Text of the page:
Next to the increase of prices, anti-tobacco campaigns are concentrated on pictorial warnings, accompanied with text warnings. Many European countries opted to display only text warnings such as “SMOKERS DIE YOUNGER” or “SMOKING KILLS” while Australia introduced plain packaging without pictorial and text warnings. In Sri Lanka introducing the pictorial warning took place in different stages. In 2012, the government announced through a Gazette notification, the enforcement of pictorial warnings covering 80 per cent of the cigarette packet. Subsequently the court reduced the percentage of the pictorial warning to 60 per cent, following an interim order sought by the industry players. In 2016, new legislation was introduced to the effect that 80 per cent of the surface of the cigarette packet should be covered by the pictorial warning. India, on the other hand uses a combination of pictorial and text warnings, with graphic photographs of oral and throat cancers occupying 65% of the tobacco packages, while 15 per cent of the surface is used for text warnings.
Sri Lanka’s achievements
According to the NATA, in Sri Lanka – and around the world – there has been tremendous progress made in both adopting these measures and reducing the devastating toll of tobacco. Annual tobacco related deaths in Sri Lanka have been estimated at 24,000 by the Ministry of Health. With the aim of curtailing tobacco related NCDs, the government introduced amendments to the NATA Act No. 3 of 2015, to increase the pictorial warnings on tobacco packets to 80 per cent. Further, according to the Department of Excise, the battle against tobacco smoking, mainly cigarettes, gathered momentum in recent time with the increasing of prices, while beedi (raw tobacco) – not smoked or even seen on the streets of Colombo – is growing in popularity in rural Sri Lanka, unchecked. Beedi is a small and medium scale industry. It engages local farmers to cultivate tobacco, imports a specific leaf called ‘tendu’ that is used to roll the beedi, and women in most rural households, engage in rolling beedi for a pittance using the tendu leaves imported from India.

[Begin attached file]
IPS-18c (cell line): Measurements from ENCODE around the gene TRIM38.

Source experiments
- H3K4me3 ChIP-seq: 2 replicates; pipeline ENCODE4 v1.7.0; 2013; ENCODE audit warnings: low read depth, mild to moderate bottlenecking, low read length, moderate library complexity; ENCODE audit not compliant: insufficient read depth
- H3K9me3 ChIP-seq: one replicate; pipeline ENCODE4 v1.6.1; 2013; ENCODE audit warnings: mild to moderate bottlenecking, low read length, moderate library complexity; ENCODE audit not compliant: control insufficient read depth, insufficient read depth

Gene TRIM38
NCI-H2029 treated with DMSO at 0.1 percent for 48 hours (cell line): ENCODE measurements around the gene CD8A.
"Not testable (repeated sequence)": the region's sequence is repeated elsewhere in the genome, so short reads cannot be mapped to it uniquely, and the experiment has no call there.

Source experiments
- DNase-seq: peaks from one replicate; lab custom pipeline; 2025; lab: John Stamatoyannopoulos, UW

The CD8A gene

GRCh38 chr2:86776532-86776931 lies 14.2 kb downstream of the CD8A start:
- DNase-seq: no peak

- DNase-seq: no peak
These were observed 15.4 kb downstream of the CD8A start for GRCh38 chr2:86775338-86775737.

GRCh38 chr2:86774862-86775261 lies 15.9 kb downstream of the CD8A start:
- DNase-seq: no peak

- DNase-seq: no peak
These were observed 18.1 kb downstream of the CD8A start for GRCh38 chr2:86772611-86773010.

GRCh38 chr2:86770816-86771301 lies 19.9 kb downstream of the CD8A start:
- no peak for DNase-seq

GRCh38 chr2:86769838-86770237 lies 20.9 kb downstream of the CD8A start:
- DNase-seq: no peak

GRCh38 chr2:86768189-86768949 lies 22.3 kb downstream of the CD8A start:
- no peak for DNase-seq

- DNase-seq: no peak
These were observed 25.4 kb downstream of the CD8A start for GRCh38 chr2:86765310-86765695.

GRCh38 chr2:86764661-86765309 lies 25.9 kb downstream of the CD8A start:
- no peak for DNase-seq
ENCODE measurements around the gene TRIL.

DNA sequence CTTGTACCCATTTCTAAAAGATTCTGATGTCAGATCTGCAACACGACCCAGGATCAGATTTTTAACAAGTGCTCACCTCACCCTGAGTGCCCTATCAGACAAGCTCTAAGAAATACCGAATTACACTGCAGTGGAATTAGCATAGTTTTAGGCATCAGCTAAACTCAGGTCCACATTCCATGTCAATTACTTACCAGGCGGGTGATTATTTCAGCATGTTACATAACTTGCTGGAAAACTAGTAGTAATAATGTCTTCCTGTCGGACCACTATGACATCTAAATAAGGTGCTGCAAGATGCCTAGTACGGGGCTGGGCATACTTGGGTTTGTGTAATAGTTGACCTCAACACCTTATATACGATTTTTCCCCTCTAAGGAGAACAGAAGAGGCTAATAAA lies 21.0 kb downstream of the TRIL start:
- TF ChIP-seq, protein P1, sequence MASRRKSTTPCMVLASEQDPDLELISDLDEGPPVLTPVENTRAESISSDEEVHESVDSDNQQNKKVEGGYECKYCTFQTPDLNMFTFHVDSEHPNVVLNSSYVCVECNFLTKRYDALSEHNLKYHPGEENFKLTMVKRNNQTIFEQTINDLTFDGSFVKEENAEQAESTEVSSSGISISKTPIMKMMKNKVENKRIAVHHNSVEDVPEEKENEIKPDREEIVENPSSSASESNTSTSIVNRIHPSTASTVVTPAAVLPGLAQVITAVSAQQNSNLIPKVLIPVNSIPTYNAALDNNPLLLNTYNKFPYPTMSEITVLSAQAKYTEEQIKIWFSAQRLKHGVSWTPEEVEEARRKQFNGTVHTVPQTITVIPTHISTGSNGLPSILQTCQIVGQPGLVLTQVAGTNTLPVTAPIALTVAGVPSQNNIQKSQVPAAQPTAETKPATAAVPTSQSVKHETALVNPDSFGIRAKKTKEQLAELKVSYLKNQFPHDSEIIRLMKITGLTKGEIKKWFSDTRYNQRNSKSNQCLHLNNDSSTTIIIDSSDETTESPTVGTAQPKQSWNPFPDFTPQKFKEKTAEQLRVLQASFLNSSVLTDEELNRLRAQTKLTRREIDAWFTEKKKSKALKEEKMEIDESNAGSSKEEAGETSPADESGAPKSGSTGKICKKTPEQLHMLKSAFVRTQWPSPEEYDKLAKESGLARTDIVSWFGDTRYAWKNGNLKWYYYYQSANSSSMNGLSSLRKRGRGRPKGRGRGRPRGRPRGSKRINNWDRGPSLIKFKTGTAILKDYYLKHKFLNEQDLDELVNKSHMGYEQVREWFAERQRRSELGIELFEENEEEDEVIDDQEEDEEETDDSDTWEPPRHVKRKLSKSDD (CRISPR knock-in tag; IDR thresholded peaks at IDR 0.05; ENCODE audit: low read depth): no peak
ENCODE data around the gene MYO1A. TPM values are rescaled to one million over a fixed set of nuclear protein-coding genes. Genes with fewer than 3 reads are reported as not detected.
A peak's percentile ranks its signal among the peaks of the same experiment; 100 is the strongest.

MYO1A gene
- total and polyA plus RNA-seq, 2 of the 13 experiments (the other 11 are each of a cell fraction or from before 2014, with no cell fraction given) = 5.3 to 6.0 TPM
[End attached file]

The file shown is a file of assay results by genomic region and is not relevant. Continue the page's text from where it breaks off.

Sri Lanka’s efforts in the battle against tobacco smoking has yielded positive results but smokers will find alternatives to satisfy their addiction due to the availability of low cost raw tobacco products, and easy access to smuggled cigarettes. The only good sign is, there is a marked drop in smoking by the younger population, as reported by industry sources, which will lead to building a healthy generation in the future, and could help to achieve SDG 3.4.
The writer works on health economic policy issues at the IPS. He was awarded the Hubert Humphrey Fellowship and pursued mid-carrier level graduate studies in resource economics at Texas A & M University, USA. He also has Post Graduate Diplomas from the Statistical Institute of Asia and Pacific, Japan and the Demographic Research and Training Institute at the University of Colombo. Dayaratne is an economics graduate of the University of Peradeniya, Sri Lanka.